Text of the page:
Man's widow and daughters battle over $60 million estate

Far too few of those in Saint Charles who should be seeing to their estate planning may actually be doing it. One might understand the hesitancy another might have to seriously consider end-of-life issues while he or she is still of sound mind and body. Yet the purpose of estate planning should be viewed as preparing for death; rather, it should be considered a method through which people can pre-emptively avoid having inheritance issues fracture families. 

In some cases, people may point out that the fractures are already there. Yet an equally compelling argument might be made that such cases need to be carefully planned out the most (as the potential for contention is already present). Such cases also might call for increased transparency so that one's intentions are truly known. 

Tips to avoid setting your trust up for failure

It’s a common misconception that, once a trust has been executed, no further action should be taken. However, even simple slip-ups could result in assets bypassing the trust and ending up in probate. Since probate avoidance is likely a key reason that you executed your plan in the first place, knowing the critical steps you should take to maintain the effectiveness of your trust is essential.

Here are some tips to create a mistake-proof trust and put your mind at ease.

The benefits of an HOA

Although Homeowners Association guidelines may seem overwhelming up front, their end goal is to protect and preserve communities for years to come. Many Missouri homeowners express confusion over the details of an HOA membership altogether. While the fees and fine print may vary, the pros of living in a neighborhood with an HOA can outweigh the cons. 

According to Realty Times, that monthly payment is more than a mundane addition to the expenses list. In fact, the benefits of an HOA can include the general maintenance of a neighborhood: aspects such as lawncare, pool maintenance and gym cleaning are types of upkeep covered in most plans. Hazard and liabilitiy insurance are other common perks of an HOA, as Realty Times explains that many condo owners, for example, have this advantage when it comes to the unexpected. Back to the topic of maintenance, having amenities such as pools and gyms can be lifesavers in themselves; with clean and tidy areas to exercise and relax, an HOA can make life easier.

Choosing a personal representative

As you begin the process of estate planning in St. Charles, one of the most important decisions that you must make will be who to choose as your personal representative. This is a choice that should certainly not be taken lightly, as this person will be responsible for carrying out your wishes as they're stipulated in your will. Furthermore, whomever you choose will be the one who ensures that your beneficiaries can receive all the you have designated for them. Many come to members of our team here at Stephen A. Martin Attorney at Law for guidance when making this decision. We often start by telling them the basic qualifications to be a personal representative.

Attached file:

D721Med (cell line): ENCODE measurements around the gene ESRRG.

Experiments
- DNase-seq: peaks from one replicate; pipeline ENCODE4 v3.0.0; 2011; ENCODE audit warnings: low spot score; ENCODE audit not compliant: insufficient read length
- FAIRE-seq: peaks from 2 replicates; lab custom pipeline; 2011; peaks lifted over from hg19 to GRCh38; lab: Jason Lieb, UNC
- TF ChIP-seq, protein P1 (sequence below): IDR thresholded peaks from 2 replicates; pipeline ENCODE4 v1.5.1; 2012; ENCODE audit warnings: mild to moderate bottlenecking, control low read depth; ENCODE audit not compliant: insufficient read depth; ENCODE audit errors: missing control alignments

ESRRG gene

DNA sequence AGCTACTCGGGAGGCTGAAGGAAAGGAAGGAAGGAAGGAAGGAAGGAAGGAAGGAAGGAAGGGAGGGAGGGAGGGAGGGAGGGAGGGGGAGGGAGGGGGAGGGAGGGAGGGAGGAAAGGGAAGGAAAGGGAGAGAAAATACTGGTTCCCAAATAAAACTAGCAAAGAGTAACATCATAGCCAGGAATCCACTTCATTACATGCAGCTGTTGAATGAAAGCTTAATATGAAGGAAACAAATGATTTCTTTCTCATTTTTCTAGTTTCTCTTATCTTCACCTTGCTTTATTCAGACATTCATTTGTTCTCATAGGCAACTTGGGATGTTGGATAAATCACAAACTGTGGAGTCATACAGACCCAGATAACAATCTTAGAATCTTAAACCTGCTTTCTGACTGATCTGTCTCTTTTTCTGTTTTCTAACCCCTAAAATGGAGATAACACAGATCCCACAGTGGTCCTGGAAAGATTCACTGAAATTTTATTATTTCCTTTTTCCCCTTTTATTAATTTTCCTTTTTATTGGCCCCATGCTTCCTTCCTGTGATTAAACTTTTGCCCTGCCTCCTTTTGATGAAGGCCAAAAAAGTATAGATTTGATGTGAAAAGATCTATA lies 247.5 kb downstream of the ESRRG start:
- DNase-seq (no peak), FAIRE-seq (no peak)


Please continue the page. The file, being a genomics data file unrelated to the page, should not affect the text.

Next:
Those qualifications can be found in Section 473.117 of Missouri's state statutes. They state that your personal representative must meet the following criteria: 

  • He or she must be above the age of majority (18)
  • He or she cannot be proven to be a habitual drunkard
  • He or she cannot be under a legal disability due to a conviction of a crime

Grappling with a bad tenant

Most Missouri residents have heard at least one horror story relating to a dispute between a landlord and tenant. While there can be problems from both ends, few hear about the realities behind the scenes of renting out a property. Realizing that a tenant is not the right fit -- or, worse, has caused damage -- can be a frustrating discovery. Fortunately, there are a number of strategies one can turn to in these trying predicaments.

Money Crashers first highlights an age-old problem that landlords often face when renting a property to tenants: failure to pay rent. Above all else, this should be the tenant's first priority, and Money Crashers continues by noting that communication can make all the difference. For instance, a tenant may fail to pay rent simply due to financial struggle, such as a recent job loss. Depending on the length of time the problem has persisted, a landlord may decide to work out a payment plan with struggling tenants. Dovetailing with this issue comes the common problem of bad tenants. Money Crashers recognizes that they can slip through the cracks all too often, and the financial resource encourages landlords to not only conduct a credit check, but a background check, as well.